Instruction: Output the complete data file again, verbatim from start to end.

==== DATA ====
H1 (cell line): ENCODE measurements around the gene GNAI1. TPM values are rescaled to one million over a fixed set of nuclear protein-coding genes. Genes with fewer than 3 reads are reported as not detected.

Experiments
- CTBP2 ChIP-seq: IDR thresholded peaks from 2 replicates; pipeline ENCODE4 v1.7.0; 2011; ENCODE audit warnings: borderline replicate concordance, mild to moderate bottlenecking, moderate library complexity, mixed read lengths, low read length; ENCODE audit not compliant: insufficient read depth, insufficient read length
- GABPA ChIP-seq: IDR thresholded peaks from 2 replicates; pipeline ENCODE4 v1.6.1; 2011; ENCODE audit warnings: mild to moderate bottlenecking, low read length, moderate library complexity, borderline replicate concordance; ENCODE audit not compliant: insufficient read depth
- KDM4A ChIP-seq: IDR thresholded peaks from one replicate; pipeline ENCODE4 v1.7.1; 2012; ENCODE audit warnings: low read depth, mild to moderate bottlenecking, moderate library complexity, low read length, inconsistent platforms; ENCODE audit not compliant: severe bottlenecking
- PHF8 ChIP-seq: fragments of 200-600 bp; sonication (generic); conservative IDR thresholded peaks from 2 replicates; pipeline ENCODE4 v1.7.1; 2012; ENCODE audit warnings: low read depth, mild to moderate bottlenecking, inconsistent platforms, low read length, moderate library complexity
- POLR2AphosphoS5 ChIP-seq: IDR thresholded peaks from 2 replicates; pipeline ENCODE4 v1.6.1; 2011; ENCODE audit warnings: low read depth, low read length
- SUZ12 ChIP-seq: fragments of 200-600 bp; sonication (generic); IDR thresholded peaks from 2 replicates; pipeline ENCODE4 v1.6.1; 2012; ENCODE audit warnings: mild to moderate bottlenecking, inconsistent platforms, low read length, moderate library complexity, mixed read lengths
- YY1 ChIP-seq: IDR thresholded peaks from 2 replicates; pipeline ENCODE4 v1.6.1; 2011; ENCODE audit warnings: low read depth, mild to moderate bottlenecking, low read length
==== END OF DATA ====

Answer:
H1 (cell line): ENCODE measurements around the gene GNAI1. TPM values are rescaled to one million over a fixed set of nuclear protein-coding genes. Genes with fewer than 3 reads are reported as not detected.

Experiments
- CTBP2 ChIP-seq: IDR thresholded peaks from 2 replicates; pipeline ENCODE4 v1.7.0; 2011; ENCODE audit warnings: borderline replicate concordance, mild to moderate bottlenecking, moderate library complexity, mixed read lengths, low read length; ENCODE audit not compliant: insufficient read depth, insufficient read length
- GABPA ChIP-seq: IDR thresholded peaks from 2 replicates; pipeline ENCODE4 v1.6.1; 2011; ENCODE audit warnings: mild to moderate bottlenecking, low read length, moderate library complexity, borderline replicate concordance; ENCODE audit not compliant: insufficient read depth
- KDM4A ChIP-seq: IDR thresholded peaks from one replicate; pipeline ENCODE4 v1.7.1; 2012; ENCODE audit warnings: low read depth, mild to moderate bottlenecking, moderate library complexity, low read length, inconsistent platforms; ENCODE audit not compliant: severe bottlenecking
- PHF8 ChIP-seq: fragments of 200-600 bp; sonication (generic); conservative IDR thresholded peaks from 2 replicates; pipeline ENCODE4 v1.7.1; 2012; ENCODE audit warnings: low read depth, mild to moderate bottlenecking, inconsistent platforms, low read length, moderate library complexity
- POLR2AphosphoS5 ChIP-seq: IDR thresholded peaks from 2 replicates; pipeline ENCODE4 v1.6.1; 2011; ENCODE audit warnings: low read depth, low read length
- SUZ12 ChIP-seq: fragments of 200-600 bp; sonication (generic); IDR thresholded peaks from 2 replicates; pipeline ENCODE4 v1.6.1; 2012; ENCODE audit warnings: mild to moderate bottlenecking, inconsistent platforms, low read length, moderate library complexity, mixed read lengths
- YY1 ChIP-seq: IDR thresholded peaks from 2 replicates; pipeline ENCODE4 v1.6.1; 2011; ENCODE audit warnings: low read depth, mild to moderate bottlenecking, low read length